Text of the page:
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Restaurant Payment Tech: Set to Explode

Not long ago, neither restaurant operators nor their customers seemed willing to use payment technology systems for check settlement. How times have changed, at least for customers (and probably for restaurateurs as well). A new study from the Cornell Center for Hospitality Research has found that U.S. restaurant customers seem ready to forge ahead with technology-based check settlement. The study compared the ratings of nearly 1,300 consumers on how they felt about paying their restaurant bill using a smartphone, a dedicated table-top system, or the traditional system of handing over a credit card. The survey rated those three settlement methods according to eight measurements—and technology won on all eight of them.

You can read the study at no charge from the Cornell Center for Hospitality Research: “Ready and Willing: Restaurant Customers’ View of Payment Technology,” by Sheryl Kimes and Joel Collier. Kimes is a professor at Cornell University and Collier is on the faculty of Mississippi State University.

Restaurants jump into mobile payment arena
Kimes and Collier conducted their study before Apple Pay was announced, but some restaurant firms had already rolled out some manner of electronic payment system. That includes Chili’s, with its table-top system, and OpenTable, with its Chalo mobile payment system. In general, though, payment technology seems mostly to be in the future for most restaurants, as Kimes and Collier’s recent survey of restaurant operators found that only about one-eighth of the restaurants they consulted had installed some kind of electronic payment system. That seems due to change though as about half of the operators said they were considering moving ahead with a technology-based payment system.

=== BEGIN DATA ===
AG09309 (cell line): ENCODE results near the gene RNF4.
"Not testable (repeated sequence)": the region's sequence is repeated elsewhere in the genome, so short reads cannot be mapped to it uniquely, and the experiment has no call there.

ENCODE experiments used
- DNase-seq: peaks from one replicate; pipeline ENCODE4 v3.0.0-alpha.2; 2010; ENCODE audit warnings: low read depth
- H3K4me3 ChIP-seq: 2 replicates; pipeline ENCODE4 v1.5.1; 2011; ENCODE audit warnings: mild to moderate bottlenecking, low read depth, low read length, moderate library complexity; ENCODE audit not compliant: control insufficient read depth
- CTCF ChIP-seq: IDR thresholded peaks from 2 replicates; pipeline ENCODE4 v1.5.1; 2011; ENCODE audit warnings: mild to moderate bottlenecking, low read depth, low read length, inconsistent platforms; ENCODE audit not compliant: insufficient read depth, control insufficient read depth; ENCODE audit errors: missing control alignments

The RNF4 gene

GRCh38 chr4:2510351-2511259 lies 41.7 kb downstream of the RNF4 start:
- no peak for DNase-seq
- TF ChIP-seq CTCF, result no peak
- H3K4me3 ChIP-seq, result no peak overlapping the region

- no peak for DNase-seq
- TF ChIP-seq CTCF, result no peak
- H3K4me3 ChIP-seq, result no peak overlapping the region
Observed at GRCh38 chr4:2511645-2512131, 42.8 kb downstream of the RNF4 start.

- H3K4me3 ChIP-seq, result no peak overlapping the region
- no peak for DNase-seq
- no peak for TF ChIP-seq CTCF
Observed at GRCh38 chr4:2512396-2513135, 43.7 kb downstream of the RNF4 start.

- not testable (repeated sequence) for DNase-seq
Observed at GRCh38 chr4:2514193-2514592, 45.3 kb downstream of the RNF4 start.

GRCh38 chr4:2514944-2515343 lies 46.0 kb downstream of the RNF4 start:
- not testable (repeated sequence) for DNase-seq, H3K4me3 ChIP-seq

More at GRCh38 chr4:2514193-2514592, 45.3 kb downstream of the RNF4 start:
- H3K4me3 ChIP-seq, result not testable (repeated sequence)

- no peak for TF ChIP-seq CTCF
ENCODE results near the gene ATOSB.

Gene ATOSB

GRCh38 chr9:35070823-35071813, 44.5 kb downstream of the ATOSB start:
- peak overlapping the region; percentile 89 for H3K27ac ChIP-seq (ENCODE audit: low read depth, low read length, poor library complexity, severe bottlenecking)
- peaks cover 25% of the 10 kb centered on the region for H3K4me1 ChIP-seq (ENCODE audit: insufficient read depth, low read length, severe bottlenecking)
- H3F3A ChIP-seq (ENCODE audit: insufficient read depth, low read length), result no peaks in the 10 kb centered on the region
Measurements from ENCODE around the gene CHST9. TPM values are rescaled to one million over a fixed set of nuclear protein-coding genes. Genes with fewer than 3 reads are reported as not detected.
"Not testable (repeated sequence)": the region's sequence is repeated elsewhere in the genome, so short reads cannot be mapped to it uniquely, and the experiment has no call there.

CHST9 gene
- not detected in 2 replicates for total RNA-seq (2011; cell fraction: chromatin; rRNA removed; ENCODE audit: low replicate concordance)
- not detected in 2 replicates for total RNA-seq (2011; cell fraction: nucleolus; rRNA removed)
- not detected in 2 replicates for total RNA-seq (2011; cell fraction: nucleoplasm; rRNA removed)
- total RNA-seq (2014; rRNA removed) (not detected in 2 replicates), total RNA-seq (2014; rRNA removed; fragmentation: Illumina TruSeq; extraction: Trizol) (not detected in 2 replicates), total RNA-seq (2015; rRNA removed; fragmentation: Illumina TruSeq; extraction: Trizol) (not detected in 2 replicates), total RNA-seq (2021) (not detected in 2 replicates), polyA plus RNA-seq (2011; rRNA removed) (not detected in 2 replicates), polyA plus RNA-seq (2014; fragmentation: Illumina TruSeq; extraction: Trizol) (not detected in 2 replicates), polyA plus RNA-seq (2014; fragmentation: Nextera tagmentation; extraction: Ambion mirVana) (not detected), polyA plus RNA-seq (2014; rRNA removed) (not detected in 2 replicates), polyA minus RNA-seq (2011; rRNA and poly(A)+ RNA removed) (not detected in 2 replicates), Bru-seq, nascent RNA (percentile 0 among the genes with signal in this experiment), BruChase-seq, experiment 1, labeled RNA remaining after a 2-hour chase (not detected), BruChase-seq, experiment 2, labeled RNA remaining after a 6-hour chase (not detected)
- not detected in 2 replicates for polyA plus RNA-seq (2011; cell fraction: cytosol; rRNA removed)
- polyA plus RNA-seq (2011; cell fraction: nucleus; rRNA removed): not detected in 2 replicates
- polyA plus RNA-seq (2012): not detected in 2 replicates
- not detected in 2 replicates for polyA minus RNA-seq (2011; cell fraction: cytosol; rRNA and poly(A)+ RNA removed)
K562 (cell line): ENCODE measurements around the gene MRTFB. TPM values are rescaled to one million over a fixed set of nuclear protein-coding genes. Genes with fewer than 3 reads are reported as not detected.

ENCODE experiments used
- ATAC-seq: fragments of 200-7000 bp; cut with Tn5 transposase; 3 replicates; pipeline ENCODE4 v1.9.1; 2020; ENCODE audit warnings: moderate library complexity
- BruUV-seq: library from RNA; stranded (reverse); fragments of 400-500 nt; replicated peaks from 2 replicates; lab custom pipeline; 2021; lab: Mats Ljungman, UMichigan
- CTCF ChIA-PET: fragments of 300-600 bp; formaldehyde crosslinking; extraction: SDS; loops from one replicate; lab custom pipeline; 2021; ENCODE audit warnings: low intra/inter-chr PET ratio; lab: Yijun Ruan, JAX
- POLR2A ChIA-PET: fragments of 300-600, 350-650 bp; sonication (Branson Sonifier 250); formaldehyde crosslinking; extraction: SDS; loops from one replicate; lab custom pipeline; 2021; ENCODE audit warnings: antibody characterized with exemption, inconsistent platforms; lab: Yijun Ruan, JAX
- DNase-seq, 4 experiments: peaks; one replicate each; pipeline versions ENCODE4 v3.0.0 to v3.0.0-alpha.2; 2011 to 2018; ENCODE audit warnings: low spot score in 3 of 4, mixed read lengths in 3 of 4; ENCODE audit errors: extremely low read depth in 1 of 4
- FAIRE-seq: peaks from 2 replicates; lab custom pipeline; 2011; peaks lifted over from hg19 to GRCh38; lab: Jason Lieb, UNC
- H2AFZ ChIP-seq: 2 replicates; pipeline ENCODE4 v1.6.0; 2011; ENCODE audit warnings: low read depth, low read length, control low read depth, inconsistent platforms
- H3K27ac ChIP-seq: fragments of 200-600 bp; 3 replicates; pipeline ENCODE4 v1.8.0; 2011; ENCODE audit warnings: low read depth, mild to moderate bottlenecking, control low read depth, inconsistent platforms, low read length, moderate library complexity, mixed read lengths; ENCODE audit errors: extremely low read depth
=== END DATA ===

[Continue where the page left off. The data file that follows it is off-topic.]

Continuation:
The eight measurements in this study are accuracy, control of pacing, convenience, efficiency, experience quality, future spending intentions, privacy, and satisfaction with the payment method. Although technology scored significantly higher than the traditional system on every measure, two of them particularly stand out—privacy and future spending intentions.

Privacy has become an increasing concern for customers in restaurants and retail, given media reports of stolen credit card numbers. The survey respondents thought that technology gave them more privacy (or credit card security) because they never hand over their card.

Particularly intriguing is the finding that respondents said that they would be likely to spend more at a restaurant with payment technology. It will take more research to see why that might be the case.

A matter of preference and dining style?
Kimes and Collier’s study specifically applies to U.S. consumers in casual restaurants, but it appears that restaurant operators in most segments no longer need to be concerned about whether guests will support the use of payment technologies. The researchers point out, however, that we don’t yet know whether customer payment technology will be accepted in fine-dining restaurants. Furthermore, they suggest that restaurants should always give guests the choice of which method they use to pay their check, since studies have shown that customer satisfaction drops when people are forced to use a particular technology.

That said, given increasing privacy concerns, it’s likely that guests will greatly appreciate the control and privacy that they gain by being able to use payment technologies. And it seems clear from this study that adding technology to the settlement process will improve satisfaction for many customers. In short, the consumers are ready, and it looks like the time has come for the restaurant industry to move ahead with customer-driven payment technology.
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